MORGANTOWN, W.Va. — Erik Stevenson leads West Virginia in scoring, but he has yet to see the end of a Big 12 basketball game.
Much to the chagrin of head coach Bob Huggins, the fifth-year guard has fouled out of both of WVU’s conference games this season, earning technical fouls in each contest. His latest technical was avoidable: after hitting a go-ahead three-pointer against Oklahoma State, he turned to former Cowboy star Marcus Smart, who was sitting courtside, and made a gesture to his crotch.
A minute later, Stevenson picked up his fifth foul, leaving the game as WVU’s leading scorer and stifling a massive momentum shift for WVU.
“Two times we had the game going our way, two times somebody thought it was more important that they saw him than they saw us,” Huggins said. “That’s wrong.”
Stevenson prides himself on his physical and emotional play, and it shows up in his stats. He has picked up the most fouls among WVU’s starters, earning 40 in 14 games, and while his two most recent appearances are his first times fouling out, he has come close, reaching foul trouble in half of the previous 12 games.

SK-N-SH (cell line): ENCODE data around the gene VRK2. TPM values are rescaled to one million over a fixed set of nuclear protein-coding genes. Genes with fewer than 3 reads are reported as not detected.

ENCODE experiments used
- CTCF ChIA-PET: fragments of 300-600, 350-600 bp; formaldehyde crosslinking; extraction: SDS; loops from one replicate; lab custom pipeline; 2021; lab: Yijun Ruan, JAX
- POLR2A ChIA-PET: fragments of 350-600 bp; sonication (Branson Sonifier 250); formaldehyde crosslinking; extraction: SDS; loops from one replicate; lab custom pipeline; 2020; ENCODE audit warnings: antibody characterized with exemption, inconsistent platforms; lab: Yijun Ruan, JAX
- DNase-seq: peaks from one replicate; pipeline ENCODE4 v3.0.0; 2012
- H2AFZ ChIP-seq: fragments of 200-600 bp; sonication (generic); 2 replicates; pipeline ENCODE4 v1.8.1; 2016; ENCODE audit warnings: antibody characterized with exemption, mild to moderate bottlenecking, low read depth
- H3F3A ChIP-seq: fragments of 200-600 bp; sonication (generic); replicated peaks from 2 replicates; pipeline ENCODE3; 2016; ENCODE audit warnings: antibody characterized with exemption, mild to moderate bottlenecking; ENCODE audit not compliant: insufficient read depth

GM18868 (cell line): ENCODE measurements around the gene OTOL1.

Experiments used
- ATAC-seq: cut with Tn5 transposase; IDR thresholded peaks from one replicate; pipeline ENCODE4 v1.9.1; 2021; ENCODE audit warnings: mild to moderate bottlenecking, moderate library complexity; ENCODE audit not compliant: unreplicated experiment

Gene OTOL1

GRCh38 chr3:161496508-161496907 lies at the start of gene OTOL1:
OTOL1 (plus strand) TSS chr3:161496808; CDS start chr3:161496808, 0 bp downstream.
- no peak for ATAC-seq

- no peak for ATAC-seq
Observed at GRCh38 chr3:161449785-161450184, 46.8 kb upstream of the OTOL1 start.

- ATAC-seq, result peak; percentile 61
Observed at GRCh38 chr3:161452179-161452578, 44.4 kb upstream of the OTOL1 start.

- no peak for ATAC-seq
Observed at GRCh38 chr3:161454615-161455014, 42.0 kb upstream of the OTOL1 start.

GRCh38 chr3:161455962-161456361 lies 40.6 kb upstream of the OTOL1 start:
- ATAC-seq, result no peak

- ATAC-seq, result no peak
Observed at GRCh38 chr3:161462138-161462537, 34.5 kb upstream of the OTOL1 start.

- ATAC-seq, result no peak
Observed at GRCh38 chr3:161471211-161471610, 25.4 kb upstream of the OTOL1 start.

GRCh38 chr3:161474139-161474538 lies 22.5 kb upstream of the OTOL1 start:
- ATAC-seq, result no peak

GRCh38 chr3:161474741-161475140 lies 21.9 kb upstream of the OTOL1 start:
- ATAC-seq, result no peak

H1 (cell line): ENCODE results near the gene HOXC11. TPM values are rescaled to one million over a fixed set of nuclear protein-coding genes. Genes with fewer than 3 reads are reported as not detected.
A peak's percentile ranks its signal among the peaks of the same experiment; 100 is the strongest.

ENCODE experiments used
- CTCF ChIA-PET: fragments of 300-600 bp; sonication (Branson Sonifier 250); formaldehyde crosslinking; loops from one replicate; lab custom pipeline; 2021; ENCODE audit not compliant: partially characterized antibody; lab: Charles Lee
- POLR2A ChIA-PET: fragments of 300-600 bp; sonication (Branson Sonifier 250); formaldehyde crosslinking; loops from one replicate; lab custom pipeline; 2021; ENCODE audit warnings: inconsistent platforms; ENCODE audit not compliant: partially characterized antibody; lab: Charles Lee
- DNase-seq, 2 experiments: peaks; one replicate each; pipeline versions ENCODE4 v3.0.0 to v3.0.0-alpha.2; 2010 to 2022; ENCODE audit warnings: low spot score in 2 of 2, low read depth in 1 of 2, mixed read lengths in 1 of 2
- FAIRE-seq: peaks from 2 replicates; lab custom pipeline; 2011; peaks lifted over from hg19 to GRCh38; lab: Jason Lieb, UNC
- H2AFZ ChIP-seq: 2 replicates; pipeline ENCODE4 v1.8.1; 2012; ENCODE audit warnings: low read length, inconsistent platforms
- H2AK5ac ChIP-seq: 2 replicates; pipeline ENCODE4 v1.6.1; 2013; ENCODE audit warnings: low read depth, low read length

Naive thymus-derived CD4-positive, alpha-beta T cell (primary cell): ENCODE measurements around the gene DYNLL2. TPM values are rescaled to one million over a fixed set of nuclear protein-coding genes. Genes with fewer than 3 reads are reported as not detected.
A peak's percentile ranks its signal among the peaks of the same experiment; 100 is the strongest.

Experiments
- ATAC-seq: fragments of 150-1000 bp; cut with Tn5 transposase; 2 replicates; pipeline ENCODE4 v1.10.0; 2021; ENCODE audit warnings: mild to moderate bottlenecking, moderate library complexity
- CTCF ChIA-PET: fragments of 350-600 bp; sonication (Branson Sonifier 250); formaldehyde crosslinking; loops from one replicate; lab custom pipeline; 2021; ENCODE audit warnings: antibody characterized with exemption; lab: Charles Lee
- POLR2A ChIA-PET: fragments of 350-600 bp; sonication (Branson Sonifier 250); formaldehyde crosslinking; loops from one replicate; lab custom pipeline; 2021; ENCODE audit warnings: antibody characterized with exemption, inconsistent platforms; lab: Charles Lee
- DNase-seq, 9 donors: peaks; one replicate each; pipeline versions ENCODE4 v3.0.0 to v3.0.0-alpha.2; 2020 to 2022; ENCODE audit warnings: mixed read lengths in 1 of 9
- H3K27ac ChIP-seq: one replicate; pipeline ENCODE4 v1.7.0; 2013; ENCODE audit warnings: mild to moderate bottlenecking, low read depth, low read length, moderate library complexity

Sometimes, that boils over, and when it does, it can leave a major impact on the game, like it did on Monday.
Huggins has played with plenty of emotional players, but after WVU’s second straight defeat, his tolerance was running thin on his leading scorer.
“Kenyon Martin was a fiery guy. Kenyon Martin didn’t do stupid things to get technicals and hurt his team, but he was a fiery guy. …I’ve had a lot of fiery guys, but I haven’t had any hurt their teammates. That’s not right,” he said.
Huggins spoke even more directly to play-by-play announcer Tony Caridi after the game, stating that Stevenson “will no longer be a Mountaineer” if it happens again.
It’s about more than just wins and losses for the Hall of Fame coach. A son of the Mountain State, he shares in the frustration of WVU fans after the slow start to conference play.
“You can’t hurt your team, and in a place like ours where we’re going to have 14,000-plus the next two games, people care. People drive hundreds of miles to come and see these guys play. They don’t come to see a guy screw the game up. They don’t come to watch guys miss free throws. They want to come and root for their team. They want to have something to be happy about. They want to be able to take their kids and have their kids grow up Mountaineers. I understand that. I was one of those kids.”Bob Huggins